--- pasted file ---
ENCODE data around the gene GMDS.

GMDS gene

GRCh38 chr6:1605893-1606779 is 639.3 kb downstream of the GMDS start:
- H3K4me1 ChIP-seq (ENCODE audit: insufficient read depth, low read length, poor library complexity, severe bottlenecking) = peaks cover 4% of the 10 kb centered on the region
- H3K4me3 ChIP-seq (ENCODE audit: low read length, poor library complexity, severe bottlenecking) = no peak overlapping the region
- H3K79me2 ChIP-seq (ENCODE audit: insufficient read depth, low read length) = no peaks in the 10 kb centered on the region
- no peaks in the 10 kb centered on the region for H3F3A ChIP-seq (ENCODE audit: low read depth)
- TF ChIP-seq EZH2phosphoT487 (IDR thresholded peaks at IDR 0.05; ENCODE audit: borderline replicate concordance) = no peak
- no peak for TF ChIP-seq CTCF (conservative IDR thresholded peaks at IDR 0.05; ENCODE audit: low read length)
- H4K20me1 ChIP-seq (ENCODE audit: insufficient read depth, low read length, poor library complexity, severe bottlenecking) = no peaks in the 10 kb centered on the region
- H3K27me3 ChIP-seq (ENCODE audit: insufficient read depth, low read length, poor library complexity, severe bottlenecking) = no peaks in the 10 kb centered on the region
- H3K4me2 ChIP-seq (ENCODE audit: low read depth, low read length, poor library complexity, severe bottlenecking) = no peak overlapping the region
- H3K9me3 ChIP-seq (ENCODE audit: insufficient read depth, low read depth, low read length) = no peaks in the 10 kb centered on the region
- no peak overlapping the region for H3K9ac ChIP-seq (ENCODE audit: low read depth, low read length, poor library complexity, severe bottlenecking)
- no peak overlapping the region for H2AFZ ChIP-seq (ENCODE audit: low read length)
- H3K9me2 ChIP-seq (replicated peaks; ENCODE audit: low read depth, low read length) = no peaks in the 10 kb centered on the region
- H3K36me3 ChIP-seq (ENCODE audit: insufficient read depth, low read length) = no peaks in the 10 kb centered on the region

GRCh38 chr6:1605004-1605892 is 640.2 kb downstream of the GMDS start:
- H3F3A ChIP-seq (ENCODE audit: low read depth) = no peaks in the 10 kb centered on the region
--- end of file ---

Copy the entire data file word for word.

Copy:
ENCODE data around the gene GMDS.

GMDS gene

GRCh38 chr6:1605893-1606779 is 639.3 kb downstream of the GMDS start:
- H3K4me1 ChIP-seq (ENCODE audit: insufficient read depth, low read length, poor library complexity, severe bottlenecking) = peaks cover 4% of the 10 kb centered on the region
- H3K4me3 ChIP-seq (ENCODE audit: low read length, poor library complexity, severe bottlenecking) = no peak overlapping the region
- H3K79me2 ChIP-seq (ENCODE audit: insufficient read depth, low read length) = no peaks in the 10 kb centered on the region
- no peaks in the 10 kb centered on the region for H3F3A ChIP-seq (ENCODE audit: low read depth)
- TF ChIP-seq EZH2phosphoT487 (IDR thresholded peaks at IDR 0.05; ENCODE audit: borderline replicate concordance) = no peak
- no peak for TF ChIP-seq CTCF (conservative IDR thresholded peaks at IDR 0.05; ENCODE audit: low read length)
- H4K20me1 ChIP-seq (ENCODE audit: insufficient read depth, low read length, poor library complexity, severe bottlenecking) = no peaks in the 10 kb centered on the region
- H3K27me3 ChIP-seq (ENCODE audit: insufficient read depth, low read length, poor library complexity, severe bottlenecking) = no peaks in the 10 kb centered on the region
- H3K4me2 ChIP-seq (ENCODE audit: low read depth, low read length, poor library complexity, severe bottlenecking) = no peak overlapping the region
- H3K9me3 ChIP-seq (ENCODE audit: insufficient read depth, low read depth, low read length) = no peaks in the 10 kb centered on the region
- no peak overlapping the region for H3K9ac ChIP-seq (ENCODE audit: low read depth, low read length, poor library complexity, severe bottlenecking)
- no peak overlapping the region for H2AFZ ChIP-seq (ENCODE audit: low read length)
- H3K9me2 ChIP-seq (replicated peaks; ENCODE audit: low read depth, low read length) = no peaks in the 10 kb centered on the region
- H3K36me3 ChIP-seq (ENCODE audit: insufficient read depth, low read length) = no peaks in the 10 kb centered on the region

GRCh38 chr6:1605004-1605892 is 640.2 kb downstream of the GMDS start:
- H3F3A ChIP-seq (ENCODE audit: low read depth) = no peaks in the 10 kb centered on the region